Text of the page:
Venezuelans protest US sanctions against state-owned Conviasa airlines

Venezuelan president Nicolas Maduro expressed his solidarity with the workers of Conviasa. He has also said that his government will take the matter to the International Court of Justice (ICJ)

February 12, 2020 by Peoples Dispatch
Venezuelans protest against US sanctions on Conviasa airlines_
Conviasa workers march through the streets of Caracas against the US sanction. (Photo: Screengrab/Ruptly)

On February 10, Monday, hundreds of Venezuelans marched through the streets of Caracas to protest against the sanctions imposed by the United States government on Venezuelan state-owned airline, Consorcio Venezolano de Industrias Aeronauticas y Servicios Aereos (Conviasa). 

The Office of Foreign Assets Control (OFAC) of the US Treasury Department had imposed a set of sanctions against the airline on February 7, and included 40 Conviasa planes on the Foreign Assets Control list. reported that the sanctions against the state-owned airlines call for punitive measures against any US or non-US citizen or firm dealing with Conviasa. This will affect plane maintenance, refueling, insurance and a host of other operations. Passengers may also be sanctioned under the measure.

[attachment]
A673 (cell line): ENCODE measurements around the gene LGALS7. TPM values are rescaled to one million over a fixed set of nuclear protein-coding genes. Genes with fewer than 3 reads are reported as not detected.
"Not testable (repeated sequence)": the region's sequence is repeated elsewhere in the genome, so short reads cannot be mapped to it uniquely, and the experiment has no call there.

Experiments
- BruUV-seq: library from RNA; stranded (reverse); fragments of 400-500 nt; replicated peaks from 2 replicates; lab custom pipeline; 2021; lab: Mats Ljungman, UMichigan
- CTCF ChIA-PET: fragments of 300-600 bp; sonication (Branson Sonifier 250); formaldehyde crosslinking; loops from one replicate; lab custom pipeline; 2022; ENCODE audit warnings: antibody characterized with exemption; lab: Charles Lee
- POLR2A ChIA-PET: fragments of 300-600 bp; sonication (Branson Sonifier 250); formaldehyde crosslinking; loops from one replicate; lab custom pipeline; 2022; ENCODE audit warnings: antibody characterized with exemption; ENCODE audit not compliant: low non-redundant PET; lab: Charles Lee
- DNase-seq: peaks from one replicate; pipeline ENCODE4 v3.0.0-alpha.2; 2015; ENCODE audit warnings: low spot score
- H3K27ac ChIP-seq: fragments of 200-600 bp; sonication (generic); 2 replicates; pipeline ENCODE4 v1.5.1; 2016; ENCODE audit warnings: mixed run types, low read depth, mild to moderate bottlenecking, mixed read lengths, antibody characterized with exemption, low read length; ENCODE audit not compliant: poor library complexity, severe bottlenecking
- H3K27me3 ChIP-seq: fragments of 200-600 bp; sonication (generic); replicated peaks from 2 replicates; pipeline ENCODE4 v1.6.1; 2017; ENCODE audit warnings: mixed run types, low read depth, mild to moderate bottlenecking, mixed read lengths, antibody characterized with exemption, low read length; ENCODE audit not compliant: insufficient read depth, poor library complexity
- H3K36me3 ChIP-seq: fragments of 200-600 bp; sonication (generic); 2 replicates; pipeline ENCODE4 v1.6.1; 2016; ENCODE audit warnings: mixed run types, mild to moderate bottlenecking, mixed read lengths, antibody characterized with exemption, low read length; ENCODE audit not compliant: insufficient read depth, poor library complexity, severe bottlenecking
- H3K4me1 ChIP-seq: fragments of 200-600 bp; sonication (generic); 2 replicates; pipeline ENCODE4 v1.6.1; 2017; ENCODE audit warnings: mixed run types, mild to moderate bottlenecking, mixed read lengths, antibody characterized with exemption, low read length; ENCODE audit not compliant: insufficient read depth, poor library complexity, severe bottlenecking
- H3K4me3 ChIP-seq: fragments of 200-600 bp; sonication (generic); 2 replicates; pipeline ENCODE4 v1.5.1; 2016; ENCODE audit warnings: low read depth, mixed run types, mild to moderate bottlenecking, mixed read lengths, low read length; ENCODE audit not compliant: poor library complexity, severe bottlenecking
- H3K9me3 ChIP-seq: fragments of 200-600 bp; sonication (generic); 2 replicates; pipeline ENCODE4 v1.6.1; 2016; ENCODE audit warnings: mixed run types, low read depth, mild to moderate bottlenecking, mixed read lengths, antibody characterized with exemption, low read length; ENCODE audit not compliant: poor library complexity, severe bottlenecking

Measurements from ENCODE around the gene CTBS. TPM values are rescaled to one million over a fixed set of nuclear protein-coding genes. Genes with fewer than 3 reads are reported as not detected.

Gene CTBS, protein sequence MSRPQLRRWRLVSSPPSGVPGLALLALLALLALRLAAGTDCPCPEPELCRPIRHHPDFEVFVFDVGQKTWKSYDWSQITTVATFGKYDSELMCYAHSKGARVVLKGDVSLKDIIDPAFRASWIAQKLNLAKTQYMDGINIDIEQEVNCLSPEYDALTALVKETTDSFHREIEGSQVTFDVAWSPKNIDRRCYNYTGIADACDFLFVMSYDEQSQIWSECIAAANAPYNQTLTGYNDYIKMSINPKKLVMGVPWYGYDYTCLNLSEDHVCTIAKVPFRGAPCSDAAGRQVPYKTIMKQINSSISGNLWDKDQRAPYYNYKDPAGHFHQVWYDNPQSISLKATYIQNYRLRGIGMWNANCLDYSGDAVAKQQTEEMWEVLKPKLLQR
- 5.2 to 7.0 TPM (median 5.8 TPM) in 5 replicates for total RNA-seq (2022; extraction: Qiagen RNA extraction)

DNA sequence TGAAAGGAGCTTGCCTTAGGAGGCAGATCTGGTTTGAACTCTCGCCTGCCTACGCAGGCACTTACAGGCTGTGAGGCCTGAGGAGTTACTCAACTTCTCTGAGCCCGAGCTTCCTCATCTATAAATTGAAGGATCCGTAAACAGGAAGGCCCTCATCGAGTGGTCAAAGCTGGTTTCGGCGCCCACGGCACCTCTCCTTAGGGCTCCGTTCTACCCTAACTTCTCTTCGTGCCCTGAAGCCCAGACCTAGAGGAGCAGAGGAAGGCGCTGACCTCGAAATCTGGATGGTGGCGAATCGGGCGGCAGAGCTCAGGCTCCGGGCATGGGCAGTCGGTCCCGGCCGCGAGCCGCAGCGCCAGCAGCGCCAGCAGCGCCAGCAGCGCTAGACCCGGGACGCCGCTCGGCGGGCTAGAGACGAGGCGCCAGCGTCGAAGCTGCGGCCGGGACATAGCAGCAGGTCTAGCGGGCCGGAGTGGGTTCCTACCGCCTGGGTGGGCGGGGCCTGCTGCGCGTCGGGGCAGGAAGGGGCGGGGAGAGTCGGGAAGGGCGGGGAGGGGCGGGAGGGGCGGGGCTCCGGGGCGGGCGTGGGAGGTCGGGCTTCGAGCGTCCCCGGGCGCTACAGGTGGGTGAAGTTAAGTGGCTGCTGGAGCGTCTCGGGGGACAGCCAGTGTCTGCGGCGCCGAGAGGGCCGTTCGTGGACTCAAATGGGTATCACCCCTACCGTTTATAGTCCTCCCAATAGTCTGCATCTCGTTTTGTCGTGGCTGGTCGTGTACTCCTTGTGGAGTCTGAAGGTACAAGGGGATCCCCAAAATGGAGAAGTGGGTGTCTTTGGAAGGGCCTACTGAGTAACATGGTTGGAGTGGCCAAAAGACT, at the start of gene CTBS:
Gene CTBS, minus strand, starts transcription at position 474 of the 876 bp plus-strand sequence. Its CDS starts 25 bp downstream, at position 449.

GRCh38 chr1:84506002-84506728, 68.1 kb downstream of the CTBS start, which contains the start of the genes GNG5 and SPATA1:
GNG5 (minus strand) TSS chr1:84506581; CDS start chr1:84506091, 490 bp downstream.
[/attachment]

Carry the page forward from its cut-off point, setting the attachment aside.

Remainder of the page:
Joined by Conviasa airline workers, the protesters marched through the Venezuelan capital before gathering outside Miraflores Palace. The protesters rejected US’ imperialist tactics to cripple the Venezuelan economy by imposing harsh economic sanctions.

At the Miraflores Palace, Venezuelan president Nicolás Maduro addressed the march, expressing his solidarity with the airline workers. 

According to Ruplty, Maduro addressed the protesters saying, “We are going to pursue international justice [International Court of Justice (ICJ)] with a lawsuit against the Government of Donald Trump, I have ordered it and I ask for all the support of the national public opinion, all the support for this international lawsuit action.” 

Venezuela has been facing a hybrid war, with US-backed opposition groups attempting to organize a coup d’etat against the democratically elected socialist government of Maduro. At the same time, the US had been imposing various economic sanctions on the Venezuelan government and its assets to support  the right-wing opposition groups led by Juan Guaidó.

“And we have to point the finger at the person responsible for these sanctions: His name is Juan Guaido, he’s the one directly responsible, who sought these sanctions,” accused Maduro in his address. 

On February 11, the National Assembly of Venezuela rejected the US imposed sanctions against Conviasa. The assembly also expressed solidarity with the airlines’ 2,102 workers. 

Conviasa was created in 2004 after the national airline VIASA was liquidated in 1997. The airline connects various domestic destinations in Venezuela and also flies to many international destinations including Cuba, Mexico, Panama, Dominican Republic, Ecuador, Nicaragua and Bolivia.